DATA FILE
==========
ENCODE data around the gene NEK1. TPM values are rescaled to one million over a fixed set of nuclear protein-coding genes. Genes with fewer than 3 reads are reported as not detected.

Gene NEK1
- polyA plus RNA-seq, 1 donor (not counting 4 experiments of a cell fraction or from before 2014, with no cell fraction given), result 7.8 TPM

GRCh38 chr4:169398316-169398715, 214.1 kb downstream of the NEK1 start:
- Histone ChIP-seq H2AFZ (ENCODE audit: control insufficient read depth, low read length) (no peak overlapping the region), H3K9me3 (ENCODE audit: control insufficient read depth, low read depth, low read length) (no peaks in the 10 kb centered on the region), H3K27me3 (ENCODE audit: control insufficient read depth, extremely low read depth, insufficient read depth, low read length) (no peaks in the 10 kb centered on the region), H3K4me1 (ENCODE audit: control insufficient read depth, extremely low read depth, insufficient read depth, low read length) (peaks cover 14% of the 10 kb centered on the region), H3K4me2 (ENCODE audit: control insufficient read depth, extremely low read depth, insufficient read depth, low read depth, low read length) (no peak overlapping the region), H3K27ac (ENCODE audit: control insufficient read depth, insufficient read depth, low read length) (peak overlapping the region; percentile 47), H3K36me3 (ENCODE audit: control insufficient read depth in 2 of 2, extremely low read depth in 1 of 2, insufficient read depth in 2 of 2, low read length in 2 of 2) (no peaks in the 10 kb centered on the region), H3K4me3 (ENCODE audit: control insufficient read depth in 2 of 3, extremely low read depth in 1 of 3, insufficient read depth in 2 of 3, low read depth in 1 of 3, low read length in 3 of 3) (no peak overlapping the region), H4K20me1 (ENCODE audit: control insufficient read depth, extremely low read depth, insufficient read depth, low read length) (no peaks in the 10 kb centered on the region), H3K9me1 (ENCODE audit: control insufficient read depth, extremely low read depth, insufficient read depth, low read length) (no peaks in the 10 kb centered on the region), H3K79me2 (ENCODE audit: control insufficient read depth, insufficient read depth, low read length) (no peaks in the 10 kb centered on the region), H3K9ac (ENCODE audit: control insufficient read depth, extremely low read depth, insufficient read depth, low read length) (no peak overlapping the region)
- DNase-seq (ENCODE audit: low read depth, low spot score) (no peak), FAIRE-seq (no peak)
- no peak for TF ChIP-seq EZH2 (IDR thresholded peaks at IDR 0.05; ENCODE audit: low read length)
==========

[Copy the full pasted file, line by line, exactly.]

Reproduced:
ENCODE data around the gene NEK1. TPM values are rescaled to one million over a fixed set of nuclear protein-coding genes. Genes with fewer than 3 reads are reported as not detected.

Gene NEK1
- polyA plus RNA-seq, 1 donor (not counting 4 experiments of a cell fraction or from before 2014, with no cell fraction given), result 7.8 TPM

GRCh38 chr4:169398316-169398715, 214.1 kb downstream of the NEK1 start:
- Histone ChIP-seq H2AFZ (ENCODE audit: control insufficient read depth, low read length) (no peak overlapping the region), H3K9me3 (ENCODE audit: control insufficient read depth, low read depth, low read length) (no peaks in the 10 kb centered on the region), H3K27me3 (ENCODE audit: control insufficient read depth, extremely low read depth, insufficient read depth, low read length) (no peaks in the 10 kb centered on the region), H3K4me1 (ENCODE audit: control insufficient read depth, extremely low read depth, insufficient read depth, low read length) (peaks cover 14% of the 10 kb centered on the region), H3K4me2 (ENCODE audit: control insufficient read depth, extremely low read depth, insufficient read depth, low read depth, low read length) (no peak overlapping the region), H3K27ac (ENCODE audit: control insufficient read depth, insufficient read depth, low read length) (peak overlapping the region; percentile 47), H3K36me3 (ENCODE audit: control insufficient read depth in 2 of 2, extremely low read depth in 1 of 2, insufficient read depth in 2 of 2, low read length in 2 of 2) (no peaks in the 10 kb centered on the region), H3K4me3 (ENCODE audit: control insufficient read depth in 2 of 3, extremely low read depth in 1 of 3, insufficient read depth in 2 of 3, low read depth in 1 of 3, low read length in 3 of 3) (no peak overlapping the region), H4K20me1 (ENCODE audit: control insufficient read depth, extremely low read depth, insufficient read depth, low read length) (no peaks in the 10 kb centered on the region), H3K9me1 (ENCODE audit: control insufficient read depth, extremely low read depth, insufficient read depth, low read length) (no peaks in the 10 kb centered on the region), H3K79me2 (ENCODE audit: control insufficient read depth, insufficient read depth, low read length) (no peaks in the 10 kb centered on the region), H3K9ac (ENCODE audit: control insufficient read depth, extremely low read depth, insufficient read depth, low read length) (no peak overlapping the region)
- DNase-seq (ENCODE audit: low read depth, low spot score) (no peak), FAIRE-seq (no peak)
- no peak for TF ChIP-seq EZH2 (IDR thresholded peaks at IDR 0.05; ENCODE audit: low read length)